By Carlos Guillen
Equity markets are down but not too much. In fact, the Dow Jones Industrial Average reached a new intraday high of 14,605.72; however, it pulled back rather sharply after rather less than expected economic data on the manufacturing sector. Nonetheless, despite the lack luster economic result, stocks are attempting to move into winning territory, with the Dow less than ten points in the red, although it's outperforming the S&P (-0.3%) and the Nasdaq (-0.7%).
The main bit of domestic economic data out today was the Institute for Supply Management (ISM) Purchasing Managers' index (PMI), considered by many to be a very important health indicator of the manufacturing industry here at home. PMI in March clocked in at 51.3 percent, decreasing from the 54.2 percent reported for February and landing below the 54.0 percent consensus estimate. It is apparent that limited improvements in the global economy and concern about the effects on the U.S. expansion from automatic cuts in federal spending may be prompting some companies to cut back. On the other hand, progress in the housing industry and resilient consumer demand is serving to attenuate the factory slowdown, keeping them still in growth mode. Given that a reading above 50 percent indicates the manufacturing economy is generally expanding, this PMI result puts us into the fourth month of growth mode. Moreover, given that a PMI over 42.2 percent, over a period of time, generally indicates overall economic expansion, the result also indicates the 46th consecutive month of overall economy growth. It should be noted, however, that new orders in the ISM report, considered to be an important leading indicator, showed a rather sharp drop. In fact, new Orders totaled 51.4 percent, down from the 57.8 percent posted for the prior month. So while the U.S. is still in economic expansion, the sharp drop of new orders may be indicative of very weak GDP growth in the first quarter.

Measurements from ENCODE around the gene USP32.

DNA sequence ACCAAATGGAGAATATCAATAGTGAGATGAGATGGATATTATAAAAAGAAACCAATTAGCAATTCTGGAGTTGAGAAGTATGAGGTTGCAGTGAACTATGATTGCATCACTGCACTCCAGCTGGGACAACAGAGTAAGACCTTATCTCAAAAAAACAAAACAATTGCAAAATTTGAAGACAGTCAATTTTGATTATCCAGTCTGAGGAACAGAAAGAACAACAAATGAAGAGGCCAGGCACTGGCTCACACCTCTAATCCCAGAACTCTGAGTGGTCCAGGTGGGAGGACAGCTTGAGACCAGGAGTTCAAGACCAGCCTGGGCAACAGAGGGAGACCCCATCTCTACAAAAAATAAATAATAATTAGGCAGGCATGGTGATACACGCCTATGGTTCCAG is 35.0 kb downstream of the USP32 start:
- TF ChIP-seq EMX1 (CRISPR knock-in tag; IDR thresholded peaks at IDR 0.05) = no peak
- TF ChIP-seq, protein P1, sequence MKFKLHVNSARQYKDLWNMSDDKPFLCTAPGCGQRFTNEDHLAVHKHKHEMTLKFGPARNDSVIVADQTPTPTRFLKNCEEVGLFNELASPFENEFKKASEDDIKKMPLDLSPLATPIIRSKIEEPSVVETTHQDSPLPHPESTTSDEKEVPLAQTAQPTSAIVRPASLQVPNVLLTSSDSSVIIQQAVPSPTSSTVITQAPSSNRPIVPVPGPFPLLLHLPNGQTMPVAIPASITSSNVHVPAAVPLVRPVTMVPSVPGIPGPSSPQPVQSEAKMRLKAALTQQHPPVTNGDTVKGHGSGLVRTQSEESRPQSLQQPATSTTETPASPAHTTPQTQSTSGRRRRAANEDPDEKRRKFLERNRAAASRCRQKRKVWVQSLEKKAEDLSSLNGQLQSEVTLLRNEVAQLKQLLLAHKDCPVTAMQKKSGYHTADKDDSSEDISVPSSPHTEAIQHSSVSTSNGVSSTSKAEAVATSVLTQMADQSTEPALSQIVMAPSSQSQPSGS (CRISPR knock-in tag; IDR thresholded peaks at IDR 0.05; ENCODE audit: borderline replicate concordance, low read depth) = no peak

Over in China, the nation's official manufacturing purchasing managers' index released by the National Bureau of Statistics rose to an 11-month high of 50.9 in March, but landed below economists' estimate of 52.0. A separate survey by HSBC showed its final PMI climbing to 51.6 last month, basically in line with a flash reading of 51.7 and up from February's 50.4. While new orders at Chinese factories rose sharply, an uncertain outlook for exports could still slow the speed of economic recovery there. And if Chinese monetary policy makers decide to tighten liquidity, the slowdown in growth could be even sharper.
In all, stocks are down but are heading back toward the green. If the trend persists, the Dow may end the trading session in winning territory.
All Ears on Corn Forecast
By David Urani
At the end of the week last week, the USDA gave out its new crop forecast and that's been great news for the past two sessions for anyone that buys food. That's because corn and other crop prices have taken a plunge. Corn prices are down more than 11% over the past two sessions, to below $7.00 per bushel.
The main surprise in the USDA report was the reading on corn stocks, which were down 625 million bushels from last year at 5.4 billion, but that was actually 400 million bushels better than expected by traders. In the meantime, planned corn acreage will be up slightly in 2013; at 97.3 million acres, this would be the most since 1936.
Of course, this is a big relief that follows last year's historic drought. As a reminder, corn had hit a record high in August, above $8.00 per bushel. This may be a boost to consumer confidence once it filters down to the grocery store. Meanwhile, the US may be able to regain some of its lost export business which has been stolen by lower-priced supply out of South America.